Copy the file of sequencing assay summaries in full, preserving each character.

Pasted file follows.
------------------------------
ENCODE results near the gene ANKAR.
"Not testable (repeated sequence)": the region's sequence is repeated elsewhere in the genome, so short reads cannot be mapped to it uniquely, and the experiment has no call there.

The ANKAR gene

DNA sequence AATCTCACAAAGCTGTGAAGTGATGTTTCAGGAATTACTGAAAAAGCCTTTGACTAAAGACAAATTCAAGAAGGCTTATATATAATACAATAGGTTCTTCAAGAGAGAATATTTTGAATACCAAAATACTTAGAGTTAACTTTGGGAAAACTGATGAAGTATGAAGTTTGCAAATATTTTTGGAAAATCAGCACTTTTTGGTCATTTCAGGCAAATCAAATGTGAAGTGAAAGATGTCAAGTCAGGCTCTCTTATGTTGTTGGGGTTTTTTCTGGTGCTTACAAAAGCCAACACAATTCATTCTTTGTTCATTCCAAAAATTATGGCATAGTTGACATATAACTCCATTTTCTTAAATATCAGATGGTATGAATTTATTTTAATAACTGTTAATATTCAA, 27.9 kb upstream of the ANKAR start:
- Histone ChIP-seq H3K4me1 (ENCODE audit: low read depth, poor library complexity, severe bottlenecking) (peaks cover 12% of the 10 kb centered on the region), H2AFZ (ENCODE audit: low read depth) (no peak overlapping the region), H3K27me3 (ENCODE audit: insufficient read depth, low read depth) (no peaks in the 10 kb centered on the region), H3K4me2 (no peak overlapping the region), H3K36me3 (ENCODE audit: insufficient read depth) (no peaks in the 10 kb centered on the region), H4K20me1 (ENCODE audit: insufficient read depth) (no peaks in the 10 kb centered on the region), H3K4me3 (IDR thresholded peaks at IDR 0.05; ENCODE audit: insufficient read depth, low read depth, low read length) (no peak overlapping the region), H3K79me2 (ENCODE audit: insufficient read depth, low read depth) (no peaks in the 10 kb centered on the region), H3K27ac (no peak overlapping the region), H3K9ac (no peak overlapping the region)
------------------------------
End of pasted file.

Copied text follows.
ENCODE results near the gene ANKAR.
"Not testable (repeated sequence)": the region's sequence is repeated elsewhere in the genome, so short reads cannot be mapped to it uniquely, and the experiment has no call there.

The ANKAR gene

DNA sequence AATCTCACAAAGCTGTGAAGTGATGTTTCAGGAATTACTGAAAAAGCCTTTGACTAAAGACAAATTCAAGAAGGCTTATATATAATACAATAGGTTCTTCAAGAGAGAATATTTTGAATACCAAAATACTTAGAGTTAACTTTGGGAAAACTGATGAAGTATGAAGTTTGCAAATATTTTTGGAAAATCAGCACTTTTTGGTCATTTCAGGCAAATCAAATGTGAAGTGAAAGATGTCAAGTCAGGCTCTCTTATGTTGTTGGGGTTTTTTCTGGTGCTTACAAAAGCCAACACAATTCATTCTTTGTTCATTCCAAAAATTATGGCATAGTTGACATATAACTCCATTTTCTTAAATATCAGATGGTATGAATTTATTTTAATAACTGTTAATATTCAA, 27.9 kb upstream of the ANKAR start:
- Histone ChIP-seq H3K4me1 (ENCODE audit: low read depth, poor library complexity, severe bottlenecking) (peaks cover 12% of the 10 kb centered on the region), H2AFZ (ENCODE audit: low read depth) (no peak overlapping the region), H3K27me3 (ENCODE audit: insufficient read depth, low read depth) (no peaks in the 10 kb centered on the region), H3K4me2 (no peak overlapping the region), H3K36me3 (ENCODE audit: insufficient read depth) (no peaks in the 10 kb centered on the region), H4K20me1 (ENCODE audit: insufficient read depth) (no peaks in the 10 kb centered on the region), H3K4me3 (IDR thresholded peaks at IDR 0.05; ENCODE audit: insufficient read depth, low read depth, low read length) (no peak overlapping the region), H3K79me2 (ENCODE audit: insufficient read depth, low read depth) (no peaks in the 10 kb centered on the region), H3K27ac (no peak overlapping the region), H3K9ac (no peak overlapping the region)